Sesame and Fennel Seed Marshmallows

So this is the same recipe as my original but with the addition of fennel and sesame seeds, giving these fluffy pillows a aniseed aroma and seedy texture.

Oh yea, and as per the previous recipe for marshmallow, using a free standing mixer makes this a whole lot easier……

Sesame and Fennel Seed Marshmallows


8 tablespoons icing sugar
8 tablespoons cornflour
Veg oil, (or something without a strong flavour) for greasing
26g (16 sheets) gelatine (see little note below…)
900 g caster sugar
1 tablespoon glucose (you can get this in the ‘cooking/baking’ section of supermarket)
400 ml water
5 medium egg whites
½ teaspoon fennel seeds lightly crushed
and 50 g sesame seeds toasted
pinch salt

28 x 36 cmish sized tin
1.  Sieve the icing sugar and cornflour together into a bowl. Grease a tray with veg oil, and dust liberally with the icing sugar and cornflour mix.

2. Pour the caster sugar, glucose and water into a clean pan, bring to the boil, stirring to dissolve, then reduce heat and simmer gently without stirring  for about 20-30 minutes. (but check earlier) Now if you invest in a sugar thermometer this makes life easier (it needs to reach 115-120 C.) but as you probably don’t have one, so use the old trick (Soft Ball Stage) below in Little notes……

3. Soften the gelatine by dropping the leaves of gelatine into a large deep bowl of cold water. Give them a jiggle about and leave them for about 10 minutes and then they will be lovely and wobbly and soft.

4.  Whisk egg whites with a pinch salt, in a really deep, really clean bowl, (definitely no smidge of grease or dirt in sight or it won’t work) until stiff and glossy.

5. Gradually add the syrup, whisking all the time. (the free standing mixer really helpful here, you see.) Keep the pan, then with your fingers, lift the wobbly gelatine from the bowl of cold water, and squeeze gently in your hands to remove any excess water.



6.  Drop this squeezed gelatine into the reserved hot pan, and roll around in any remaining syrup to melt, then gradually beat this into the meringue mixture. Carry on beating for 5-10 minutes until the marshmallow has cooled, though not completely cold. Finally briefly beat in the sesame and fennel seeds just enough to mix evenly.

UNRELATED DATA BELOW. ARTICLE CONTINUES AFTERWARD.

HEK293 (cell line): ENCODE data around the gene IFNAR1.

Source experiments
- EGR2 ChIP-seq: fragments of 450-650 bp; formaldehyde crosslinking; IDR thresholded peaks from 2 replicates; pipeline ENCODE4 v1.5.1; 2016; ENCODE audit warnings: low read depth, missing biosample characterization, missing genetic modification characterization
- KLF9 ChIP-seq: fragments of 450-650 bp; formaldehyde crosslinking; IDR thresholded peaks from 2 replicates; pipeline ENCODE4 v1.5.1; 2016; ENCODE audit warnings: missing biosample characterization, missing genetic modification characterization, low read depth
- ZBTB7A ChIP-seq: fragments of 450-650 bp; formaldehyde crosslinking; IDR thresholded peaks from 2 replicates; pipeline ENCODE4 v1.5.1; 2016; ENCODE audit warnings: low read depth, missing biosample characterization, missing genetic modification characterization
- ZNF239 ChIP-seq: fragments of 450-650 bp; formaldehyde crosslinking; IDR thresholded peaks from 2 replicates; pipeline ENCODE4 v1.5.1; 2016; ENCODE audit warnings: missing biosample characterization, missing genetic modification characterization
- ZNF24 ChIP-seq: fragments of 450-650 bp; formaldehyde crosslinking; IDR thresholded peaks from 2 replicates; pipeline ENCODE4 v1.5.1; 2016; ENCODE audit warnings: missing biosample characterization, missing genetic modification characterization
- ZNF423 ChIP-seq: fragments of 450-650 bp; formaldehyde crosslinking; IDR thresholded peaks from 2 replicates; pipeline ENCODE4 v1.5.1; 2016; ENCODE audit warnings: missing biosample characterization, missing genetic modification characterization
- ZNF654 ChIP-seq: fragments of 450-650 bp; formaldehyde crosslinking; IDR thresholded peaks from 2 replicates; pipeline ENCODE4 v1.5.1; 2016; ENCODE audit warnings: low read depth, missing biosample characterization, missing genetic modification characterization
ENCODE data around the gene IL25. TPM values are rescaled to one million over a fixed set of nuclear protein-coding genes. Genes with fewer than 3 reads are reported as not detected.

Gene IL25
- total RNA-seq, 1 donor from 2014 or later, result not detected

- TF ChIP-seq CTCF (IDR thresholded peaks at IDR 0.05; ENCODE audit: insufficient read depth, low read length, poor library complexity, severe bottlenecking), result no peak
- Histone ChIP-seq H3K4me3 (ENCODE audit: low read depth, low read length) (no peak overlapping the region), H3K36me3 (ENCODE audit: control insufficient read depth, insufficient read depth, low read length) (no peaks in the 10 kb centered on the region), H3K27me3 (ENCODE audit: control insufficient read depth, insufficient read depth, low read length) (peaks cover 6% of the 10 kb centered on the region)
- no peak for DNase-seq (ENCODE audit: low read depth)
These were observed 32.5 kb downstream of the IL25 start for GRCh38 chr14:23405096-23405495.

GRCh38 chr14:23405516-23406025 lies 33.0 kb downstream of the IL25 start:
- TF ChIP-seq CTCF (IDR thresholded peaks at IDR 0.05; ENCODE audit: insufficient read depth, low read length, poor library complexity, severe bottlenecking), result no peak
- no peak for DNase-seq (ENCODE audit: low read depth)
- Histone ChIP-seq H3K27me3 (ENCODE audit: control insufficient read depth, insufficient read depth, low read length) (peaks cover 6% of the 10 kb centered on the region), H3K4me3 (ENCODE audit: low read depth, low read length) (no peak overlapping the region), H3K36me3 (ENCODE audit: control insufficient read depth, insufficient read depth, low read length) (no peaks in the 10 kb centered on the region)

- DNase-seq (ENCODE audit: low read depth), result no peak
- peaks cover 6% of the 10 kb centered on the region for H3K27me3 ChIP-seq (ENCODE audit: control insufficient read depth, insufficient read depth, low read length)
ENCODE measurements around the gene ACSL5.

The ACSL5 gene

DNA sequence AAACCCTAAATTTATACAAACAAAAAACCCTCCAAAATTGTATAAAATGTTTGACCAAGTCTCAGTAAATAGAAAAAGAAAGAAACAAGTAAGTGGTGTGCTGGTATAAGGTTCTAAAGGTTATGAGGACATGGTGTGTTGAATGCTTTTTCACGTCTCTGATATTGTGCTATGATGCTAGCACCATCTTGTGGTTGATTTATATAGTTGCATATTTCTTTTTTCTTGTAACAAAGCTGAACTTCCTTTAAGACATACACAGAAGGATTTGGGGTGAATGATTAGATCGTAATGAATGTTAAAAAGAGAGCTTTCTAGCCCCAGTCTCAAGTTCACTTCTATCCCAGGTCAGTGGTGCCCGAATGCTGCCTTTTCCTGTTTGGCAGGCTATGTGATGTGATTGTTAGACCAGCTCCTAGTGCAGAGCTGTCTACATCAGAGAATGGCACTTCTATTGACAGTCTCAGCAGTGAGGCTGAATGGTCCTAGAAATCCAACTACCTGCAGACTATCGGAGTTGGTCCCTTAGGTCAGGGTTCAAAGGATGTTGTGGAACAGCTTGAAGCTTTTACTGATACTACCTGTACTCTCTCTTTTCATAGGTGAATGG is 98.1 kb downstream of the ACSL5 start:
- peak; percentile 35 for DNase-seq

7.  Pour and spread out onto the lined tin and dust liberally again with the icing sugar and cornflour mix.

8.  Leave overnight to set completely, then cut into squares. Makes as many as you see in the picture. (apart from the two pieces I ate.)

9.  Toss the cubes with more of the icing sugar and cornflour mixture to keep. I guess it keeps for a few weeks with all that sugar.

Little notes….Soft Ball Stage….ok this means that if you lift a tiny amount of the boiling syrup (Use a fork maybe) and drop it in a cup of water then when you fish the sugar out it will be slightly pliable to the fingers. Best way to clean pan after…then check little notes below…..

Little notes on gelatine.….in the olden days (I’m only talking a few years ago!)….gelatine used to be sold in sheets double the size they are now. So be careful with any old recipes using leaves of gelatine. The leaf I refer to here is the new size and each leaf is about 1.6g in weight to be exact! I prefer using gelatine leaves rather than gelatine powder. It’s my chefs background, but also they are easy to use and I love the feeling of the softened wobbly gelatine in my fingers. Most supermarkets now sell this in the baking section.

More little notes…to clean a pan easily that you think you’ve wrecked after cooking hot syrup or caramel, then fill the pan with hot water, bring to a boil and simmer til the sugar has evaporated. May have to repeat.

Even more little notes….Just to repeat….when making meringue, make sure the bowl and whisks are completely clean and free from water or grease before using. Otherwise it will not froth up much/enough.



Yet more little notes….to crush seeds if you don’t have a pestle and mortar, which makes it easy, then crush the seeds on a chopping board with the base of a small saucepan, (push the heel of your hand on the bottom of the pan) or in a mug with the rounded end of a rolling pin.

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